To escape a greedy brother-in-law, Gregoria Marteen and her children are fleeing to America on a train after the death of her husband. A pastry chef, Gregoria’s first job in Texas is at Bettye Buford’s Bed & Table. It does not go well. Suitable for all ages.
…The conductor didn’t collect tickets until the train had left Mexico and had stopped in Laredo to pick up new passengers before it chugged its way across the Texas desert. The landscape was completely bare, and the passengers looked out across the hot, dry land without hope of seeing anything of interest through the windows of their stuffy railroad car. Not a tree. Not a bush. Not even a tarantula skittering across the desert floor.
“Tickets…tickets…tickets…,” the conductor droned as he moved down the train’s aisle. Gregoria watched him as he briefly stopped to talk to a group of cowboys who had just gotten aboard and were on their way to join a cattle drive. He politely refused when a cowboy offered him a swig of whiskey from a bottle he pulled out of a saddlebag. “There are no laws against drinking on a train as long as you’re a passenger, but rules prohibit my drinking with you,” he cheerfully explained.
The cowboys were in a good mood and looked forward to a long cattle drive on the Chisholm Trail up north toward Kansas with a big paycheck at the end. As the train rolled on, several cowboys settled in for a lengthy game of poker while a younger man softly strummed a guitar. The card players mostly ignored him now but later on in the middle of a long, boring cattle drive, they’d all come to appreciate their friend’s songs a lot more.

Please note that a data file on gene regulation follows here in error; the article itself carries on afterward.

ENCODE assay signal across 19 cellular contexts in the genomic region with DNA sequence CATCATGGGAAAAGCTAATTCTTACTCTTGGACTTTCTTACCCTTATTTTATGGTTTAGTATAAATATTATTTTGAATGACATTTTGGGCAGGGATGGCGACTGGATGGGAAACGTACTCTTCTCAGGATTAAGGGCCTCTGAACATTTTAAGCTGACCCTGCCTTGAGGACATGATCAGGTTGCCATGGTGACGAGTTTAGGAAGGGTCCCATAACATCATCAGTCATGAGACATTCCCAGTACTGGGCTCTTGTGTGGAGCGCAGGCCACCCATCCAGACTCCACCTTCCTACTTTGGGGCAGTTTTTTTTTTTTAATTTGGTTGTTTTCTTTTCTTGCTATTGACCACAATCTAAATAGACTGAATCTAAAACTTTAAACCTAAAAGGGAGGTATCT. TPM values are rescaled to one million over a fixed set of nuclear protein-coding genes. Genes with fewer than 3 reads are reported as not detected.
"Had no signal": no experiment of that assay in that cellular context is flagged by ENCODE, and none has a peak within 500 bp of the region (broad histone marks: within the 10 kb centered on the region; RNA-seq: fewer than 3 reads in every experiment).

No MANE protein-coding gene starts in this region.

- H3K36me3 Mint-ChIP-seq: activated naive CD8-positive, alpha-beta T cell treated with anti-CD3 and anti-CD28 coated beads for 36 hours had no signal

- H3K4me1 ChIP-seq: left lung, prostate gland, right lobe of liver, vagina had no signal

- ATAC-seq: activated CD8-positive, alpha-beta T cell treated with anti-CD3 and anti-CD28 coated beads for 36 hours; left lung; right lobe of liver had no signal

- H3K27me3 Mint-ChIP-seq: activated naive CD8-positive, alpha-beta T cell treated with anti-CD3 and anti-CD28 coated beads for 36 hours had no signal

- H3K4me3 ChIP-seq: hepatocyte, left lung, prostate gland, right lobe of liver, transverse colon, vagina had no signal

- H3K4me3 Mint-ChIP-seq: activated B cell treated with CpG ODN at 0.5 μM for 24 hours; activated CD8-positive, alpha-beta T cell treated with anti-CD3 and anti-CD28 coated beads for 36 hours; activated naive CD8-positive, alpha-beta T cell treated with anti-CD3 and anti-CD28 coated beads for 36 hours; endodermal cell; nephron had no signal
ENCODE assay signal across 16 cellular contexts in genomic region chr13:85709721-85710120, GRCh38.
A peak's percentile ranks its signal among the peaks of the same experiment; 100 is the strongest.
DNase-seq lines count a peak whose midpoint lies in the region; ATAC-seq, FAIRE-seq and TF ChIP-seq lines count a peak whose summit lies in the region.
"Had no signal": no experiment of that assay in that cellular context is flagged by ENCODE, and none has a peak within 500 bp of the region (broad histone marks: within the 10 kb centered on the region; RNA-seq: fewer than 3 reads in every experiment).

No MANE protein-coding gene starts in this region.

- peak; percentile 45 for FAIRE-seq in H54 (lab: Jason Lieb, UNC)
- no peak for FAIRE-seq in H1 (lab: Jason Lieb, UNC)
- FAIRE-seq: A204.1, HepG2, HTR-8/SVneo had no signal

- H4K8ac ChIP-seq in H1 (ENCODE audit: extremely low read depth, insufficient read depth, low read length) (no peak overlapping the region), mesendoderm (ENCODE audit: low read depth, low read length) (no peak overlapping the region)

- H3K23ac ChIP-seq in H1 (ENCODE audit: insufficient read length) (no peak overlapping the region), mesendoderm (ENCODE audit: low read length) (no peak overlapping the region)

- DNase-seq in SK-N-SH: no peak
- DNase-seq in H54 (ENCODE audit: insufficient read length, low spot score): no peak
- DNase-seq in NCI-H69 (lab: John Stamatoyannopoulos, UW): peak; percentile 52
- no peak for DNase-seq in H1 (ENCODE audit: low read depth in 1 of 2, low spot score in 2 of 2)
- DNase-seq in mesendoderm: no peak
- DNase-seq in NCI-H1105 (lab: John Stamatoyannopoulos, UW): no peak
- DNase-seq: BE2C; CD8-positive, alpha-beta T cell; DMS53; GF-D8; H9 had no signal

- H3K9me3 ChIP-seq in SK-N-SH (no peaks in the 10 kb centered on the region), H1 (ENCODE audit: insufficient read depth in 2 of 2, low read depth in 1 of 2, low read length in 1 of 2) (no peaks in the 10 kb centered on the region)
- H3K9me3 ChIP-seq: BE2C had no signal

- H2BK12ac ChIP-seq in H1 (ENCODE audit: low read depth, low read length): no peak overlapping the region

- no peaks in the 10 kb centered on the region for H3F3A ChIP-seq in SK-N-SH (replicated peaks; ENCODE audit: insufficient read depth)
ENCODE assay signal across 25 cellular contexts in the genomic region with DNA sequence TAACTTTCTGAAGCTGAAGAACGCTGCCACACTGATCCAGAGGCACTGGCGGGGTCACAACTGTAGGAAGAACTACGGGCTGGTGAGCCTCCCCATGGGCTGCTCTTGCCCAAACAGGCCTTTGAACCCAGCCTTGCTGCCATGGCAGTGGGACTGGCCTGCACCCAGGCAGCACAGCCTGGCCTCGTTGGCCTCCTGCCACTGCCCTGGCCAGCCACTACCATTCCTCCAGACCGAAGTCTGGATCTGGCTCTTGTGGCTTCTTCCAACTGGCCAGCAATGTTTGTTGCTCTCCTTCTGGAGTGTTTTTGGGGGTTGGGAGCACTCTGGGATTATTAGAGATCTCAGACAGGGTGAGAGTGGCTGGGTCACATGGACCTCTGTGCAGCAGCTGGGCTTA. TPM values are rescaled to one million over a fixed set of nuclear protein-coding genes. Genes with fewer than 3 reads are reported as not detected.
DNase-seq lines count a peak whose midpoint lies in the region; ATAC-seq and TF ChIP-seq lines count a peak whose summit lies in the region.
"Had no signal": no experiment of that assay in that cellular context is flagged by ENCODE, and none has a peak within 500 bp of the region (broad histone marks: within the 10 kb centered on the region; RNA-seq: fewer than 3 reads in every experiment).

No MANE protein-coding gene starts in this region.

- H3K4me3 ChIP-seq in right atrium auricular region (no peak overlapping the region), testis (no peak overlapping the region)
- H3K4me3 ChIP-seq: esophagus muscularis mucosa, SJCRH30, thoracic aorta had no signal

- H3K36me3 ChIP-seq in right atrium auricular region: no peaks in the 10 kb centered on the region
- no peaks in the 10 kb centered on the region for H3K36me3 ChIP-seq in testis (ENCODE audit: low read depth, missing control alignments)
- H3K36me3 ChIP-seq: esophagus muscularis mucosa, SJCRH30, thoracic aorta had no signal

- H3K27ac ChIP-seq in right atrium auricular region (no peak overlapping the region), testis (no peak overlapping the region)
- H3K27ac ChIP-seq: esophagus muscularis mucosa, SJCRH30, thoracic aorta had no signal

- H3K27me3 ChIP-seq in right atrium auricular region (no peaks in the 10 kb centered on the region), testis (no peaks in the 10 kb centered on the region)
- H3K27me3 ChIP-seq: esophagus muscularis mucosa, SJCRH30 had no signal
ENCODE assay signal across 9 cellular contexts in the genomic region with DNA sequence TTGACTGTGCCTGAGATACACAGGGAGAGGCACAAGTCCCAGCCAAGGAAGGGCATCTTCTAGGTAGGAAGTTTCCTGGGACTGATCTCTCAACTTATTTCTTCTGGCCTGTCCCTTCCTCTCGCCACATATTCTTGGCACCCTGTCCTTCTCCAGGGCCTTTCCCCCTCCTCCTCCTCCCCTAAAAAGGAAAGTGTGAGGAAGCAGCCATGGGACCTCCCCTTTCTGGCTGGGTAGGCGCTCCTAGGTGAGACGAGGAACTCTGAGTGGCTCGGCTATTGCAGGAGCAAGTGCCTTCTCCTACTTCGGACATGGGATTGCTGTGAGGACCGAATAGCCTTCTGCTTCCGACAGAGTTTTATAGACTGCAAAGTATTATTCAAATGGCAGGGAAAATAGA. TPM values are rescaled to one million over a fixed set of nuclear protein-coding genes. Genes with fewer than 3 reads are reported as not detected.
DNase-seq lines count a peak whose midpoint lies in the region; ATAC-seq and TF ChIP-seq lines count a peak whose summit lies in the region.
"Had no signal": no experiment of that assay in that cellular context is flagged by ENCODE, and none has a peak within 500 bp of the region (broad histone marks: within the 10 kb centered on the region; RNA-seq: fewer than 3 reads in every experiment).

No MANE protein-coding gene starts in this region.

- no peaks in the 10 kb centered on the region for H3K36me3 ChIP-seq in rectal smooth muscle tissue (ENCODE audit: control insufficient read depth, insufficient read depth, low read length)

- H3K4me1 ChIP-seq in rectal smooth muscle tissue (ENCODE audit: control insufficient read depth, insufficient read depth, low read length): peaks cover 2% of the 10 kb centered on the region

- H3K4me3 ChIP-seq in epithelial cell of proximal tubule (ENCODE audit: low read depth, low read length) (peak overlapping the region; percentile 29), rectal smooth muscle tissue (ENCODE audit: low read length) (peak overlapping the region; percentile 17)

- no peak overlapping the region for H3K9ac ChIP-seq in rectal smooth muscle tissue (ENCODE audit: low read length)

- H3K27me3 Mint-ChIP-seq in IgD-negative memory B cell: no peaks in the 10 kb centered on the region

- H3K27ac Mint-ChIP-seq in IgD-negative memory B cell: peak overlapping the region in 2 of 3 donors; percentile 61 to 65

Gregoria held her breath when a banker in the middle of the car peppered the ticket-taker with questions about the likelihood of an Indian attack and she was relieved when the idea of seeing Indians excited the children more than frightened them. The eastern banker, a fiftyish man dressed in a three-piece suit that was much too warm for the trip, was beginning to hyperventilate. Unable to hide his nervousness, he kept up a list of questions that all started with “What if?” and ended with “What then?” The conductor tried to console him but some of his truthful answers made matters worse.
Finally, the cowboy with the bottle passed the whiskey up the aisle and told the man to take a drink. The banker gratefully took a big glug before he passed it back. When the banker noticed the soldiers on board and asked if they would protect them from robbers and Indians, the conductor had to honestly answer, “Probably not. There are only a few soldiers aboard the train and they are new recruits, unarmed, and untrained.”
Next, the banker wanted to know if there were armed guards in the boxcars to protect the bank’s money that was being transferred to Dallas. Patiently, the train employee admitted that “Company policy is to not put lives at risk to protect train shipments.”
The man’s whining was escalating and a soldier across the aisle from the panicky businessman became annoyed with the man’s cowardice and snorted underneath the cap he’d pulled down over his face, “Unless you see Geronimo and his band of Apaches,” the soldier said, “you’ll be fine. All of the other Indians are on the reservations.”
“And if I see Apaches? What then?” the banker queried.
“Then, you’ll be dead. No more problem,” the soldier answered matter-of-factly. Before he went back to sleep, he smiled at Gregoria and said out of earshot of the banker, “Don’t worry, ma’am. I’ve never heard of Geronimo chasing down a train. He seems to prefer stagecoaches…”
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